What is EE’s new Air Mast technology and how will it help rural areas be better connected? Here’s everything you need to know about the new EE Air Mast initiative.
EE has shown off its latest scheme to bring better internet connectivity to the whole of the UK, particularly those hard-to-reach rural areas, using a killer combination of drones and balloons.
Yup, EE wants to fly internet connectivity into areas where people have little to no network data on their devices. This isn’t just for casual users either. EE’s Air Mast tech could also be vital for emergency services who require dependable connectivity in areas otherwise devoid of a solid data connection, or after disasters that wipe out network infrastructure.
So how can balloons and drones help to achieve this goal of bringing better internet connectivity to the UK’s more rural areas? Here’s everything you need to know about the EE Air Mast plan.
What is an EE Air Mast and how does it work?
One example of an EE Air Mast is a balloon filled with helium gas that floats, but remains tethered to the ground. This allows the contraption (known as the Helikite) to receive mains power while the signal mast can float high in the sky, to avoid obstacles that might otherwise hinder signal strength.
Other versions of Air Mast that will also be used include a drone based system and a car mounted mast that can be used to reach more difficult locations. These also mean a quick and easy setup is possible, which is ideal for temporary signal boosts.
Who will benefit from the EE Air Masts?
Primarily the goal of EE is to offer 95 percent 4G coverage by 2020. It is currently improving 100 sites per day and plans to add the Air Masts to the mix this year. This will mean currently less connected rural areas can get online.
In places where there are a lot of mountains, for example, it might not be possible to get fibre internet for the home. These places may have a mobile dongle option instead, but even these don’t work in all areas. But the EE Air Masts can overcome such problems and means even those living in hard-to-reach areas will be able to get connectivity, regardless of geographical problems.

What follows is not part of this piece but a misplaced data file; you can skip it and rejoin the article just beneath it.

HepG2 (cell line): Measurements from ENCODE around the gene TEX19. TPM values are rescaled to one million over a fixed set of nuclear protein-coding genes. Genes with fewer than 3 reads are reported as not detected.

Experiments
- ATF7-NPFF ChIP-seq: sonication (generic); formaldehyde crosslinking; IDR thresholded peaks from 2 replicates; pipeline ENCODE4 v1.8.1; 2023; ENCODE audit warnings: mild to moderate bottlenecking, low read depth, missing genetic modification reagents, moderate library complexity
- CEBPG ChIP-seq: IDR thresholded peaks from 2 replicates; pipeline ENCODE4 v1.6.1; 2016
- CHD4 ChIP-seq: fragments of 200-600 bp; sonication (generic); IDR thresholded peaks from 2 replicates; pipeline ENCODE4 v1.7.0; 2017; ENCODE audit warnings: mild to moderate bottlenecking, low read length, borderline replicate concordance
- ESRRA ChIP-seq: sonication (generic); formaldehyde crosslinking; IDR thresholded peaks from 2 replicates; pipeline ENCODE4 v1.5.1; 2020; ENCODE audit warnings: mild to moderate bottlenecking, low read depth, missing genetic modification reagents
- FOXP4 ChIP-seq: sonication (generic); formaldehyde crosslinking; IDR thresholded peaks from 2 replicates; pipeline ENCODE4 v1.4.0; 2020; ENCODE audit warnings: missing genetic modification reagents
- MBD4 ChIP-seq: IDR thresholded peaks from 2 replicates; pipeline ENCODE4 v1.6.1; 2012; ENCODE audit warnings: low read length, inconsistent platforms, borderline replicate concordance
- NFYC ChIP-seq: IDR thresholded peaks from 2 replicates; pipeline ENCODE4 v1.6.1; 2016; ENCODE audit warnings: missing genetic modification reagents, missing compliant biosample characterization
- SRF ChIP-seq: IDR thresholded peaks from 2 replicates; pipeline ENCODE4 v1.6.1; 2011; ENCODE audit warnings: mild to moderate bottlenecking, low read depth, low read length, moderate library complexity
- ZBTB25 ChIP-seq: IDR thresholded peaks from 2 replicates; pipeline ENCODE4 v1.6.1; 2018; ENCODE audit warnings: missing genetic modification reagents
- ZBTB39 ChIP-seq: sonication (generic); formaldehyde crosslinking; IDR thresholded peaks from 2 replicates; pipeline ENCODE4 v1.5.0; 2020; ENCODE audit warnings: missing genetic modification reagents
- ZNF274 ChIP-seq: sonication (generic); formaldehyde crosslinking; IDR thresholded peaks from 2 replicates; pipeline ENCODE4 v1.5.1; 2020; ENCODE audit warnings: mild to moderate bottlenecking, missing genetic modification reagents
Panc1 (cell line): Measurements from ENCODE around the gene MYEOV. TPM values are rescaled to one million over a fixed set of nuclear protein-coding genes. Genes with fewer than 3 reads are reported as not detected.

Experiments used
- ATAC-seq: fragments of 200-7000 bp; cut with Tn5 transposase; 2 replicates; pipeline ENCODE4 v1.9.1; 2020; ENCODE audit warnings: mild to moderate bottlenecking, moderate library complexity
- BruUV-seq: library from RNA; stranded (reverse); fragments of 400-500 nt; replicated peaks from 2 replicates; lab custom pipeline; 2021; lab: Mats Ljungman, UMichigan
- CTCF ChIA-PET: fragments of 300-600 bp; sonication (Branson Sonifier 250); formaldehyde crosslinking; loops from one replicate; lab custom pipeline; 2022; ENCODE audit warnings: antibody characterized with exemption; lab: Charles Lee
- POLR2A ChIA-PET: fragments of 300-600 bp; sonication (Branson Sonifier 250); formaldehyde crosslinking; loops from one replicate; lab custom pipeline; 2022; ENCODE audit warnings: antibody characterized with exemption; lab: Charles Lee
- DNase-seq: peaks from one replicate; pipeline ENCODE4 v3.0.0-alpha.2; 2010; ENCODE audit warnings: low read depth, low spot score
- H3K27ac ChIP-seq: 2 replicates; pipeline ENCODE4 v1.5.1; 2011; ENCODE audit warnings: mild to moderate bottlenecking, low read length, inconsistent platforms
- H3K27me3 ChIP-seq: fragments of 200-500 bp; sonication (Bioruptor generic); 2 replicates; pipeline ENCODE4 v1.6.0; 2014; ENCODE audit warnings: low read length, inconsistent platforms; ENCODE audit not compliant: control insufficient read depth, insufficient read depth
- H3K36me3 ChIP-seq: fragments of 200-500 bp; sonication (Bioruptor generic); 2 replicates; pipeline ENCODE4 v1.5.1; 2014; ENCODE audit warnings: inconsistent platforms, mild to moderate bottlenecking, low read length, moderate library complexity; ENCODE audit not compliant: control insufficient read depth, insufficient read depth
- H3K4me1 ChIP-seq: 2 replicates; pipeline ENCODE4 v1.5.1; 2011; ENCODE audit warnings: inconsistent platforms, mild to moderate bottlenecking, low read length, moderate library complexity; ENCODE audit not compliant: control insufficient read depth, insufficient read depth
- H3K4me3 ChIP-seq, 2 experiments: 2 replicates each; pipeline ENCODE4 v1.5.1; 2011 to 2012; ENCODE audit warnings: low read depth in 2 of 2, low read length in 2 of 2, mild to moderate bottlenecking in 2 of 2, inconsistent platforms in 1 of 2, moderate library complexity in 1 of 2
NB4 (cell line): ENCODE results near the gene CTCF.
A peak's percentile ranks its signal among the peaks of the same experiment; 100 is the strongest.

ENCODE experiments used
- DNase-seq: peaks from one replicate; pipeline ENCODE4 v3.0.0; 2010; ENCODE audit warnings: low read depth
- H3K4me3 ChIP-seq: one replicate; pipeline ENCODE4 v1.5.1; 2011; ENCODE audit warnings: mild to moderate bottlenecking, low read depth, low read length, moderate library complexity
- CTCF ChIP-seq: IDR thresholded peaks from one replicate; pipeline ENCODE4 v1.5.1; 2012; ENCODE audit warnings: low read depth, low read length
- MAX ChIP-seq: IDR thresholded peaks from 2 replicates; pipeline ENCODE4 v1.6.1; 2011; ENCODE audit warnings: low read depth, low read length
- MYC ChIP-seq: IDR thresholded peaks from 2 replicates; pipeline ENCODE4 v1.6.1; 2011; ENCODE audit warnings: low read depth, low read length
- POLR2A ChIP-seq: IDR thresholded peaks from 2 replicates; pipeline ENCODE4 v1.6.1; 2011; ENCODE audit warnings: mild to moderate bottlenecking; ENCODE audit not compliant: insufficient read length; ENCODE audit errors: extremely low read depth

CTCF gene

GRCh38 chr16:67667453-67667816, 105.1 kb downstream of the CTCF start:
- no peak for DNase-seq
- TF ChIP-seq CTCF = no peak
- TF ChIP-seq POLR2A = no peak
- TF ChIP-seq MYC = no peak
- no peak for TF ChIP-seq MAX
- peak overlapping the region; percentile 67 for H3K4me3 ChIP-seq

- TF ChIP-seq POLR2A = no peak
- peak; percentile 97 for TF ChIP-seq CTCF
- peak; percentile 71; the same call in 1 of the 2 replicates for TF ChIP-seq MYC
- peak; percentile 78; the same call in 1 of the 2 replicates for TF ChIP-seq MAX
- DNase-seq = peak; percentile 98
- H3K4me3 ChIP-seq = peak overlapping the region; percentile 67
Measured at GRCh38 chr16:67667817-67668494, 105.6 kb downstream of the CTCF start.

The EE Air Masts could also be useful for temporary events like festivals, where signal needs to be boosted in a large rural area for a short period of time. Someone climbing a mountain could even have their own personal aerial coverage solution to keep them connected all the way to the top and back. Presumably this would be for safety reasons rather than just to help share selfies, of course.
EE says these masts could also prove invaluable as a means of offering connectivity in the wake of disaster areas. This could potentially help emergency services in times of need, as well as allowing anyone stranded to send out a distress signal. The Air Masts could also be an assistive force in keeping the Emergency Services Network running maintenance and for during local site outages.
How do EE Air Masts work?
The Air Masts themselves use a combination of technologies from several different companies to deliver the network connection. Here’s everyone involved as listed by EE:
“Nokia has provided world class, lightweight, compact and portable Flexi Zone small cell base station solutions; Parallel Wireless has delivered a unique technology with self-configuring and self-optimising base station, in-band backhaul capability, and network meshing techniques; Avanti has enabled a fast, reliable satellite backhaul connection; VoltServer has provided touch-safe and flexible Digital Electricity power over data cable/tether; uVue has evolved drone designs to meet the specific requirements of providing mobile coverage; and Allsopp Helikites has provided the ‘Helikite’ solution that makes a stable, high altitude service possible.”
Essentially the small cells are connected via satellite back to the EE network. This allows for seemingly normal internet connectivity for users, as if connecting to the network as they usually do.
Despite the EE Air Masts still being in a patent pending status at the time of writing, the network says it should begin rolling them out later in 2017.